Snakes of Milwaukee, WI

Milwaukee snake

Welcome to! I am David, a snake enthusiast living in Milwaukee, WI. Many people don't know that Milwaukee is in fact full of snakes! You just need to know where to find them - they can often be shy and elusive. Some Wisconsin snake species are more common outside of the city limits, in different parts of Milwaukee County WI, but many types of snakes are indeed common in the more urban parts of Milwaukee. This guide is meant to help educate you about the beautiful snakes of Milwaukee, and to help you identify the most common snakes of Milwaukee, as well as the venomous snakes of Milwaukee that you should learn to recognize and avoid. If you want more detail, click here for my complete list of ALL snake species in Milwaukee. Remember the following:

  • Most snakes of Milwaukee are harmless and don't want to encounter you
  • Venomous snakes exist but are uncommon in Milwaukee, Wisconsin
  • Snakes eat rats and mice and are a valuable part of the Wisconsin ecosystem
  • Never kill a snake - if you leave a snake alone, it will leave you alone.

Common Snake Species in Milwaukee

Milwaukee snake Eastern hognose snake: The eastern hognose snake (puff adder) belongs to the family Colubridae. They are medium-sized snakes, with a size of 20-35 inches. These snakes have dark brown patches, on a golden-brown ground color, and the underside ranges from molted yellow to molted gray or pink, although adults are mostly dark brown, or grey, or have no pattern at all. Many of the eastern hognose snakes have two dark black spots on their neck, making them look like eyespots when flattened. They live in oak savannas, sand prairies, bracken grasslands, and in the southern forests. They feed extensively on amphibians like toads, frogs, salamanders, birds, invertebrates, and small mammals.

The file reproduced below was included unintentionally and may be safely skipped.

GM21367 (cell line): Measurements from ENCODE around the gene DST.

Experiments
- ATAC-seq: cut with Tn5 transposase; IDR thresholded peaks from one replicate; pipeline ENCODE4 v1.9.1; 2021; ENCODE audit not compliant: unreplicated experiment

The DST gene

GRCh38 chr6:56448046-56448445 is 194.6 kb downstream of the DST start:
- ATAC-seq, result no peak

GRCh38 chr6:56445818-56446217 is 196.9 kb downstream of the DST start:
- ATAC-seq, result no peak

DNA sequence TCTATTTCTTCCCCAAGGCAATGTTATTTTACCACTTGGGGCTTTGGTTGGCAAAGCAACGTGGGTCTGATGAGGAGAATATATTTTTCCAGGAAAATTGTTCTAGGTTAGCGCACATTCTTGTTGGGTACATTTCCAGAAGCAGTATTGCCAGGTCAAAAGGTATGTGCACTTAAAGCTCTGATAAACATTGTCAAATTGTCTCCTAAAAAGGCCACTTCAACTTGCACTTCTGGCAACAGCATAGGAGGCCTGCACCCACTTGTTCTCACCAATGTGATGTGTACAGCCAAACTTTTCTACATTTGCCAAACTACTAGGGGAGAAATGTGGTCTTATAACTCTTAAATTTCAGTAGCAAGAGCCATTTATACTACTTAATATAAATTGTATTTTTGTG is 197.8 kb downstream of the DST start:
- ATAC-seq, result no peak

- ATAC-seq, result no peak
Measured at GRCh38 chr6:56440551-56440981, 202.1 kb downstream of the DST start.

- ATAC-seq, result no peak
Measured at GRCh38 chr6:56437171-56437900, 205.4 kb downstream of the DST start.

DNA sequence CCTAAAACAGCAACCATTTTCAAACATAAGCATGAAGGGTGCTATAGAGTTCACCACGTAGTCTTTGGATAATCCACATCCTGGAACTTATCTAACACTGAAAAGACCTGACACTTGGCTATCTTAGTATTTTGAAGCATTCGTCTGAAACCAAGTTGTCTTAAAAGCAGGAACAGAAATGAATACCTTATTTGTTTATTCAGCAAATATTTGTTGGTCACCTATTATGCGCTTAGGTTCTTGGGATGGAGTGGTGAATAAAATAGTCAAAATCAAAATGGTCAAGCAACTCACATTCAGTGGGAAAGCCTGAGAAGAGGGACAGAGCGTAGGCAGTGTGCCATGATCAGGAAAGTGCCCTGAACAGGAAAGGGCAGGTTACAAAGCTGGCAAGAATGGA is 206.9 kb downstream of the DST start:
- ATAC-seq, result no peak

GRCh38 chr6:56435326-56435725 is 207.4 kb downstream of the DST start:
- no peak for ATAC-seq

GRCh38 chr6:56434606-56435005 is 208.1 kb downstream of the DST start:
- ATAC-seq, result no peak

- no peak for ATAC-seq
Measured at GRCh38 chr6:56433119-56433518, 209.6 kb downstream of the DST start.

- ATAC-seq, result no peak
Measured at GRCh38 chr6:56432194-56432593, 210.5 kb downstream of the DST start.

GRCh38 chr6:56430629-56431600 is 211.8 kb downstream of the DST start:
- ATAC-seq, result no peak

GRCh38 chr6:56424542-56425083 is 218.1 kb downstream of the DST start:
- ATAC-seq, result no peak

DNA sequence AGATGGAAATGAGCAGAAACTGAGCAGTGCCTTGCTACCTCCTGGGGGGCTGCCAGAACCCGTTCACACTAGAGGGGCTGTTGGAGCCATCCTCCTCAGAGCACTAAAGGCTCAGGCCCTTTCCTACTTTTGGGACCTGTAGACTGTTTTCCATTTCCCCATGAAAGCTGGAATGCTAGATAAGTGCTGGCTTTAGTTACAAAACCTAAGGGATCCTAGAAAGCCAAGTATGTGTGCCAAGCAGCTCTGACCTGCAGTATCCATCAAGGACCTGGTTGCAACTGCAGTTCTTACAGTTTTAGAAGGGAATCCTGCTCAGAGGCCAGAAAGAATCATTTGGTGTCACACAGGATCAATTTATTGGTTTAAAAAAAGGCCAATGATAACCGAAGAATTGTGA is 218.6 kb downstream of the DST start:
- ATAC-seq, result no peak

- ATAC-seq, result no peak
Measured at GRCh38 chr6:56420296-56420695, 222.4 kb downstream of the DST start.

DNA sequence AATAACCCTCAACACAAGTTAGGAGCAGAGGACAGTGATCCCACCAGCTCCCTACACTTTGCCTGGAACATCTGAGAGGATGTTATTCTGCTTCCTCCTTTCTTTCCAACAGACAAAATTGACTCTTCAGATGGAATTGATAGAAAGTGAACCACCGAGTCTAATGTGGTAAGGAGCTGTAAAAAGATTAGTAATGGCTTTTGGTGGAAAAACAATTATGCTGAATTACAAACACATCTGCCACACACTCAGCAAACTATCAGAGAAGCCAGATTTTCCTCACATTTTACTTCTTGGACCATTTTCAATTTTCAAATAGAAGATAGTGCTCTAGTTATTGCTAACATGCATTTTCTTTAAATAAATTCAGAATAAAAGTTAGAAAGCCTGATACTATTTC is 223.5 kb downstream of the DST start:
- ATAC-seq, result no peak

Milwaukee snake Smooth green snake: The smooth green snake (also called the green snake because of its color) belongs to the family Colubridae. In addition to their bright emerald green color, their scales give them a smooth, sleek appearance and texture. When hatched, young green snakes are olive-green in color. They have a size of 14-20 inches. Smooth green snakes can be found in prairies, bracken grasslands, open areas in pine barrens, and oak savannas. Their main diet is insects, especially crickets, caterpillars, and grasshoppers. They also eat centipedes, beetles, spiders, snails, slugs, frogs, and toads.

Milwaukee snake Western fox snake: The fox snake has many reddish-brown colors, or chocolate brown colors, or black mid-dorsal large patches down its back, smaller patches on its side, with its yellow, tan, or olive-gray ground color. Adult fox snakes usually have rust or orange, or dark copper heads, and as a result, they are often thought to be poisonous copperhead snakes. They have a size of 36-56 inches. They are found in open habitats, like marshes, sedge meadows, open fields, and prairies. They feed on mice and birds nesting on the ground. Young ones feed on amphibians like frogs.